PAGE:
He isn't privy to conversations between steamship lines and railroads. Steamship line officials have said those fees can vary significantly - from $200 to $750 per container. It's become increasingly frustrating to know that its containers can be trucked out of Minneapolis and still have a better rate than obtaining equipment out of Dilworth.
The problem isn't unique to agricultural shippers.
About six years ago, the Bobcat Co. of Fargo was having trouble getting service to both the East and West coasts out of Dilworth. Sinner met with Dennis McLeod, president of the Red River Valley and Western Railroad, to see whether something could be done. That discussion evolved into a committee of shippers and government leaders, which was formed to discuss and improve logistics for the region. The committee conducted surveys to current and potential capacity for the eastern North Dakota and northern Minnesota region.
The Upper Great Plains Transportation Institute in Fargo worked on the problem, identifying that as many as 35,000 containers a year currently would go out of Dilworth ramp from a 150-mile radius of Fargo - including commercial manufacturers like Bobcat.
"That's without any growth, and BNSF has never disputed those numbers," Sinner says.
Today, fewer than 5,000 are shipped out of Dilworth, a figure which Sinner says is less than half of what was shipped from that location five years ago. BNSF has said they'd prefer 15,000 to 20,000 containers to make a ramp viable intermodal site.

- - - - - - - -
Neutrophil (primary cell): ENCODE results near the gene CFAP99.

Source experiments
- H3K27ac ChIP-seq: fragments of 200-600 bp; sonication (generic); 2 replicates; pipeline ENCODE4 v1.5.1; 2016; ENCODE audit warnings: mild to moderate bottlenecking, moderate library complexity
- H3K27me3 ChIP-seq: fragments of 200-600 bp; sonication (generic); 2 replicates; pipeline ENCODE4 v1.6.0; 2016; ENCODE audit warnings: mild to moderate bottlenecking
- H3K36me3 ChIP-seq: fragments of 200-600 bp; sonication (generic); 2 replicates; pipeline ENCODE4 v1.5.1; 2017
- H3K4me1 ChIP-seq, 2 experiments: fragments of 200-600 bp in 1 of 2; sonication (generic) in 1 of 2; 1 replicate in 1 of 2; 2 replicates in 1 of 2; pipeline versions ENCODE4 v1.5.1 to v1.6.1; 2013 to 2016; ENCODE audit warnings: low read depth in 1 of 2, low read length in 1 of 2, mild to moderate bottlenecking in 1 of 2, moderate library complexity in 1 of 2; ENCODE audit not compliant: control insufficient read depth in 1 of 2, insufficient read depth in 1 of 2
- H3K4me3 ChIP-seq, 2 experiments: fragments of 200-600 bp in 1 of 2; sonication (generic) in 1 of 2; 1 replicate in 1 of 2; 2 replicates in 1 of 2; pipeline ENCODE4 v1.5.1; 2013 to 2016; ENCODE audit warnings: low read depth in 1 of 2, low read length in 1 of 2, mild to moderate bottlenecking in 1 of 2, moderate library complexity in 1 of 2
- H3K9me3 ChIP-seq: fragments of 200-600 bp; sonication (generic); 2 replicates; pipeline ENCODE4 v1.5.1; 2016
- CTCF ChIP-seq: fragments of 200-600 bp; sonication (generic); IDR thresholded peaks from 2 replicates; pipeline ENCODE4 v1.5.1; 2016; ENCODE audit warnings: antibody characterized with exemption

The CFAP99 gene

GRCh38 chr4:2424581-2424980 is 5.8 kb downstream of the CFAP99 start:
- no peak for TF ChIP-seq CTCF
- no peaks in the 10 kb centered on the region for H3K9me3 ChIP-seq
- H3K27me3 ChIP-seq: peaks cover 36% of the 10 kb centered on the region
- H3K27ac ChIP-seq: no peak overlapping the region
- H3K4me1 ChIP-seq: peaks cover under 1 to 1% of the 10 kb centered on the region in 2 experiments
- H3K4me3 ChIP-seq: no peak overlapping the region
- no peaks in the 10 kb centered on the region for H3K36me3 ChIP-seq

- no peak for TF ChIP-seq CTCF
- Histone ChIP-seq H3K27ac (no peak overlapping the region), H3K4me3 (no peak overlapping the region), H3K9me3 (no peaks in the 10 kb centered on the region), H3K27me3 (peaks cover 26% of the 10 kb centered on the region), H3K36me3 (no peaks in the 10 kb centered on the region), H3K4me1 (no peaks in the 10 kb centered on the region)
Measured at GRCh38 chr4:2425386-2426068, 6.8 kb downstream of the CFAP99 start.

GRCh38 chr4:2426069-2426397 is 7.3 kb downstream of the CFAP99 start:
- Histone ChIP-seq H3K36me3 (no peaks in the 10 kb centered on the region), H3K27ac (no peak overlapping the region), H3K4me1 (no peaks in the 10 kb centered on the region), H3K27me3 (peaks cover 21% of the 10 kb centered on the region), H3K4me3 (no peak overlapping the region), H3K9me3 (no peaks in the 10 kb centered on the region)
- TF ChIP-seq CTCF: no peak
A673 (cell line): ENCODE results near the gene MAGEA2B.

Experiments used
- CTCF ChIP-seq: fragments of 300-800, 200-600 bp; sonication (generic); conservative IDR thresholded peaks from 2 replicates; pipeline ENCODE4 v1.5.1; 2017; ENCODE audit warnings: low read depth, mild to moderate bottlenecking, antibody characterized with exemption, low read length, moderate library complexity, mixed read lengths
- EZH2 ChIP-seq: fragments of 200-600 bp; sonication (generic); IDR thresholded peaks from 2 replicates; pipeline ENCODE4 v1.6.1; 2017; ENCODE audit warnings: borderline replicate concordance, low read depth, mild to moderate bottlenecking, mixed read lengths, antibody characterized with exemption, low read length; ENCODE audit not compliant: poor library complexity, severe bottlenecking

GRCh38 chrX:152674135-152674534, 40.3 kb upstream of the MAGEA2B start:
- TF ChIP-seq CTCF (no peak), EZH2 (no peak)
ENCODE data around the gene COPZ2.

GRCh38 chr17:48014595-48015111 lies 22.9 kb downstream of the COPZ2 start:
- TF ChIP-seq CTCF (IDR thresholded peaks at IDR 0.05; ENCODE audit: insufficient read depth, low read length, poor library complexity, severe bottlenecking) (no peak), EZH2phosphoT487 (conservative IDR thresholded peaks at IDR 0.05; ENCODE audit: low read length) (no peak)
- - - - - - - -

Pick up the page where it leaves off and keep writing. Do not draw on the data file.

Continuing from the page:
"We've certainly got adequate volume for a viable ramp," Sinner says.
"I would guarantee you that you could go to any agricultural shipper here and they'll tell you we are not competitive in the world market. It's more competitive elsewhere in the Midwest and in Canada."
One answer to all of this would be if North Dakota could attract a "serious importer" so that empty containers could come here. Possibilities for this might be for some large retail chain.
Relying on commitments
Until that materializes, shippers simply must rely on BNSF coming through with commitments to a better pricing structure.
"What BNSF would like to do, rather than bringing in five, 10, 30 a day, they'd like to bring in 100, 200, 300 containers once or twice a week," he says. "To minimize their stops, they'd like a steamship line to commit to that. With this concept, BNSF has indicated they would offer more attractive or better repositioning rates to steamship lines, which in turn would create more attractive pricing to shippers."
Despite promises, little apparent progress has been made. Service has not improved, nor have rates.
Increasing fuel costs are leading to general rate increases. Some steamship lines pass all of those costs on to the shippers, others don't.
"The railroad has implemented a fuel surcharge," Sinner says. "The ironic thing is that's largely for freight heading west. If a train is going east, in many cases, there is no surcharge."